Five Things That Make No Sense in This Verizon Newsletter Email I Just Received

  1. The subject line (part 1).

I am not my last name.

2. The subject line (part 2).

Um, why exactly are you — my phone company — encouraging me to “find fitness inspiration,” anyway? Just let me text my wife and read stupid internet articles, okay?

3. The subject line (part 3).

Okay, Verizon. Let’s talk about your grammar here for a quick sec. You’re telling me I can find inspiration “from” my pet in this month’s newsletter. So did you hire my dog as a freelance writer or part-time developer? Did he write an inspiring blog post, or code and deploy a new fitness-tracking app?

What did he do that’s so inspiring?! I srsly cannot wait to receive fitness inspiration from Otis in this newsletter!

4. This is what happens when you open it up.

Okay, sure. I get it. GIFs are cool. And granted, this dog-running-right-at-my-face GIF really is mesmerizing. But what exactly does this have to do with my phone, Verizon? I don’t see anything having anything to do with “mobile tech” anywhere here…

5. Okay, whatever. You’re expanding your platform. You’re being aspirational, making an emotional connection with your users by using beach exercise imagery. You want to engage your customers with more apps and encourage healthier living. So, sure, this is a trending market, and you’d like to capture some of that energy and connect your service with the idea of healthy activity — there’s no fault in that. I could even say it’s admirable for you to be pushing this. All that said! This headline is lazy writing at its worst.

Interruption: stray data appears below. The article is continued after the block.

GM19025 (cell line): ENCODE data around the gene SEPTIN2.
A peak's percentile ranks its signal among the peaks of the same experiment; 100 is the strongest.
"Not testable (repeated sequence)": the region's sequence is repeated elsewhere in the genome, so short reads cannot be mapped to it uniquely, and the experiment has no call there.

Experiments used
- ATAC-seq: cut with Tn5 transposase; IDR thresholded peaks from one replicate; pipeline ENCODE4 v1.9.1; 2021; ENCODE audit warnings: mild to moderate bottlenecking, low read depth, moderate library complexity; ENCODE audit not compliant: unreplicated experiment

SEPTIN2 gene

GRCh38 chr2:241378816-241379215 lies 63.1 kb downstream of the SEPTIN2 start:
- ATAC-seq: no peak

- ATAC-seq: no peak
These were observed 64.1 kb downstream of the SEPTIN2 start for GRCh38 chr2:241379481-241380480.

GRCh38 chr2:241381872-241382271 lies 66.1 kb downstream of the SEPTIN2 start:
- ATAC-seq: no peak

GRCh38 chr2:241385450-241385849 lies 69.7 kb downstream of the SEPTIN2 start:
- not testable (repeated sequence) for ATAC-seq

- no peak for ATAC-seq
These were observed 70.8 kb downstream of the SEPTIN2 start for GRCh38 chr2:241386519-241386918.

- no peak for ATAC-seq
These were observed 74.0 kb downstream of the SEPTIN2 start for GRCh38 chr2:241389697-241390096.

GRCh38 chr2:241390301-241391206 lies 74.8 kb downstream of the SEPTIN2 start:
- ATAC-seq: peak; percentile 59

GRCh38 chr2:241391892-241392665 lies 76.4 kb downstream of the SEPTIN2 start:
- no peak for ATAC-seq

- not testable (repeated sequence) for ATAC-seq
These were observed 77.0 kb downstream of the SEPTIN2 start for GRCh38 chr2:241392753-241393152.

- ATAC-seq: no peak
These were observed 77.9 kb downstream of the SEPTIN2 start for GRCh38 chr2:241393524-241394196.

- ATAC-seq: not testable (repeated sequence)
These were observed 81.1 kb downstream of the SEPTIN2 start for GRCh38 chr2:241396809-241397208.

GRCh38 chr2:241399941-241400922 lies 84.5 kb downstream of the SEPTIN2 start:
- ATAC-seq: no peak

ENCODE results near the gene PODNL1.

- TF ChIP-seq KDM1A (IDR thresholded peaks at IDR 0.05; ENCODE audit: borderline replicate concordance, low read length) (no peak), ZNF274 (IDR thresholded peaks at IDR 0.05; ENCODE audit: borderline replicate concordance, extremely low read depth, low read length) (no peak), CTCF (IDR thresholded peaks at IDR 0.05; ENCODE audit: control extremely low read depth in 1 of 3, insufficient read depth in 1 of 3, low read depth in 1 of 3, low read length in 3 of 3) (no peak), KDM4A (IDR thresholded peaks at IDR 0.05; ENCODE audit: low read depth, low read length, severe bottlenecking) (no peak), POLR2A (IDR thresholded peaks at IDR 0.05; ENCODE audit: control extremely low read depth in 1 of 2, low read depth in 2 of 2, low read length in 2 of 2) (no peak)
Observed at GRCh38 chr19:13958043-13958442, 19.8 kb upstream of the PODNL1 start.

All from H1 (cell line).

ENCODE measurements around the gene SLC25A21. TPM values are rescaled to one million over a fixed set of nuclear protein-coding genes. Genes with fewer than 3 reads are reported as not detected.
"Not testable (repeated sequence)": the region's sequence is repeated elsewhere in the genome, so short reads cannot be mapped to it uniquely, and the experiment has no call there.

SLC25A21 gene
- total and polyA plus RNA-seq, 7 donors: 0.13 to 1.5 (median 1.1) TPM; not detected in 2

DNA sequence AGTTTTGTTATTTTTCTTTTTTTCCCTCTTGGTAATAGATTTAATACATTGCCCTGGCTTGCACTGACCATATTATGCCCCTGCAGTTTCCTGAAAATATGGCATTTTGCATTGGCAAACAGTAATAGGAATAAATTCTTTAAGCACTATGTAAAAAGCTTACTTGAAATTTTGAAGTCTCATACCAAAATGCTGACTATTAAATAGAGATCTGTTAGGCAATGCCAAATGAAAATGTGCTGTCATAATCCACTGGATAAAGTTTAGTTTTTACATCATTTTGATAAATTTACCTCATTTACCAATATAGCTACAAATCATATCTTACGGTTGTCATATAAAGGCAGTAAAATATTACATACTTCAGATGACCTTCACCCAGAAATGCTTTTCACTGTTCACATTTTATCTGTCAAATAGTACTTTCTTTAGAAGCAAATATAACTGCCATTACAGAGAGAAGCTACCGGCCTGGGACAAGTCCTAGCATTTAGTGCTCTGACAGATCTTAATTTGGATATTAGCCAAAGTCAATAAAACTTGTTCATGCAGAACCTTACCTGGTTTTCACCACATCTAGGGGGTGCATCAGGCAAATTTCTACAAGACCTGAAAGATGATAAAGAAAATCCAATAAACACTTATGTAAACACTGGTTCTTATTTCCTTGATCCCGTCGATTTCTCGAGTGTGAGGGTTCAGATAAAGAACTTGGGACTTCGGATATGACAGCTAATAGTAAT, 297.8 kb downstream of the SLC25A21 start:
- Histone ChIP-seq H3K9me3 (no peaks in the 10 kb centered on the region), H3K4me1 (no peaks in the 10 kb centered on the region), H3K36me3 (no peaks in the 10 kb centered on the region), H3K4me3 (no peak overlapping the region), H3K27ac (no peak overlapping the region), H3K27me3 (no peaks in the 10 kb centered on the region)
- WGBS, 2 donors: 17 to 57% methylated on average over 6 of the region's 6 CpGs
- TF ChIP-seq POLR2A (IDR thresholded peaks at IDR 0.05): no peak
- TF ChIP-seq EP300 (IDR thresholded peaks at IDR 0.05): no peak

Here’s an idea! Let’s take the most cliché phrase about dogs and just throw in something about being a “workout buddy.” Boom. Done. Oh, but let’s be sure it says “man’s” best there. Yeah, it’s important that we adhere to the old male-centric worldview while we’re at it.

And… SEND.

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